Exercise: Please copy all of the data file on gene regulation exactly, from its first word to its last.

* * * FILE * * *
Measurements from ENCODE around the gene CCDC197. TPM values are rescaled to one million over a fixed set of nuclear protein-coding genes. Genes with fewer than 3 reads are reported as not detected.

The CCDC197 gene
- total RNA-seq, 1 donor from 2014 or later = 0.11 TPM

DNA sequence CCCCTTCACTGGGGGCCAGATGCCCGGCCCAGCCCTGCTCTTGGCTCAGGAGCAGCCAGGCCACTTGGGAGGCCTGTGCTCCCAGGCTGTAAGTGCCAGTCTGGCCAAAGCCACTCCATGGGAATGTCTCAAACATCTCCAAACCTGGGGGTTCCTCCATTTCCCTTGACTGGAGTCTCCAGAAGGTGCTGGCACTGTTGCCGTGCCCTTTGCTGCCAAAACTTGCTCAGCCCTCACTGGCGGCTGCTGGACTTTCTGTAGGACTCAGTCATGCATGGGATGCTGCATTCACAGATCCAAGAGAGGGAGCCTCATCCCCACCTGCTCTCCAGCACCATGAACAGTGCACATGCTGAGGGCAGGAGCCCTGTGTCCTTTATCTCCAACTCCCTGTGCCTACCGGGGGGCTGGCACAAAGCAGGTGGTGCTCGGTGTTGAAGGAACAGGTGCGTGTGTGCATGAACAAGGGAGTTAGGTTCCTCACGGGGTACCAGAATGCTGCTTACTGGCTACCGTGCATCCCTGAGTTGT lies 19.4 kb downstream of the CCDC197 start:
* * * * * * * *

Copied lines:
Measurements from ENCODE around the gene CCDC197. TPM values are rescaled to one million over a fixed set of nuclear protein-coding genes. Genes with fewer than 3 reads are reported as not detected.

The CCDC197 gene
- total RNA-seq, 1 donor from 2014 or later = 0.11 TPM

DNA sequence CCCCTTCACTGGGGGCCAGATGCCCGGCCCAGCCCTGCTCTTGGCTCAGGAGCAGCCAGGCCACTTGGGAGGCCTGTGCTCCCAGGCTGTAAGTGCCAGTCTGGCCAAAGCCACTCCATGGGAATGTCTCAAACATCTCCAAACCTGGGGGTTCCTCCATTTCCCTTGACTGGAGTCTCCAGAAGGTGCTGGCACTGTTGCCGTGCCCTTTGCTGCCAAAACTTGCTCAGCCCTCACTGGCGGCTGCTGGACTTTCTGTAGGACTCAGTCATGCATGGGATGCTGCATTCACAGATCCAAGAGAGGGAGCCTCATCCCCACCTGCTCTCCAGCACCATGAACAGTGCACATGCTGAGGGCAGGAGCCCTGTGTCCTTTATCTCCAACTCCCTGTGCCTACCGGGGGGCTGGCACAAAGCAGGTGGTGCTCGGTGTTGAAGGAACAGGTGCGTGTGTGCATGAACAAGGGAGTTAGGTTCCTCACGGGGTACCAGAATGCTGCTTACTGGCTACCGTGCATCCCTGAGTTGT lies 19.4 kb downstream of the CCDC197 start: